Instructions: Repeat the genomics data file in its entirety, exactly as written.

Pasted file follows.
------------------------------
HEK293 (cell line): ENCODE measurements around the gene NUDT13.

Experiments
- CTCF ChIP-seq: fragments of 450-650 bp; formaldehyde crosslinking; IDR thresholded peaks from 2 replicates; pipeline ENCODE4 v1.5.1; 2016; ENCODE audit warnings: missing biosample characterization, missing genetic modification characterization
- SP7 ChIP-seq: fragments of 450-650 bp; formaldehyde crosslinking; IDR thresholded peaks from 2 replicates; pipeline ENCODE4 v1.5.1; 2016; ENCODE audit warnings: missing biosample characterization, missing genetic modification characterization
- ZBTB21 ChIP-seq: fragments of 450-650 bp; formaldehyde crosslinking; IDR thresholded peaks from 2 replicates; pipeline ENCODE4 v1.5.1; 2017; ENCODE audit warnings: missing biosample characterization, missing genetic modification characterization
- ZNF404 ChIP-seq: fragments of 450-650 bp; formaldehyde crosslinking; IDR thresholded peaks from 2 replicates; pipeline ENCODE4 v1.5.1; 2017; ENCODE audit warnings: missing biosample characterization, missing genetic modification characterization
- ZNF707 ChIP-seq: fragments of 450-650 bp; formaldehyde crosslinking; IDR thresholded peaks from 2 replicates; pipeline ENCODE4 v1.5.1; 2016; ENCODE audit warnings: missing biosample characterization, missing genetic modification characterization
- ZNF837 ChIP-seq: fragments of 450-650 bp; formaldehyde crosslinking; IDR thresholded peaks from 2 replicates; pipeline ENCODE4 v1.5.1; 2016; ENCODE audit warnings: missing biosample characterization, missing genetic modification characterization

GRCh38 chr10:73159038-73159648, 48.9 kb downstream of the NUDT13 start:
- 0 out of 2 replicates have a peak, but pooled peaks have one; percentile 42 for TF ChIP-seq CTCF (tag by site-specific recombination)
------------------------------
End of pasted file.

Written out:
HEK293 (cell line): ENCODE measurements around the gene NUDT13.

Experiments
- CTCF ChIP-seq: fragments of 450-650 bp; formaldehyde crosslinking; IDR thresholded peaks from 2 replicates; pipeline ENCODE4 v1.5.1; 2016; ENCODE audit warnings: missing biosample characterization, missing genetic modification characterization
- SP7 ChIP-seq: fragments of 450-650 bp; formaldehyde crosslinking; IDR thresholded peaks from 2 replicates; pipeline ENCODE4 v1.5.1; 2016; ENCODE audit warnings: missing biosample characterization, missing genetic modification characterization
- ZBTB21 ChIP-seq: fragments of 450-650 bp; formaldehyde crosslinking; IDR thresholded peaks from 2 replicates; pipeline ENCODE4 v1.5.1; 2017; ENCODE audit warnings: missing biosample characterization, missing genetic modification characterization
- ZNF404 ChIP-seq: fragments of 450-650 bp; formaldehyde crosslinking; IDR thresholded peaks from 2 replicates; pipeline ENCODE4 v1.5.1; 2017; ENCODE audit warnings: missing biosample characterization, missing genetic modification characterization
- ZNF707 ChIP-seq: fragments of 450-650 bp; formaldehyde crosslinking; IDR thresholded peaks from 2 replicates; pipeline ENCODE4 v1.5.1; 2016; ENCODE audit warnings: missing biosample characterization, missing genetic modification characterization
- ZNF837 ChIP-seq: fragments of 450-650 bp; formaldehyde crosslinking; IDR thresholded peaks from 2 replicates; pipeline ENCODE4 v1.5.1; 2016; ENCODE audit warnings: missing biosample characterization, missing genetic modification characterization

GRCh38 chr10:73159038-73159648, 48.9 kb downstream of the NUDT13 start:
- 0 out of 2 replicates have a peak, but pooled peaks have one; percentile 42 for TF ChIP-seq CTCF (tag by site-specific recombination)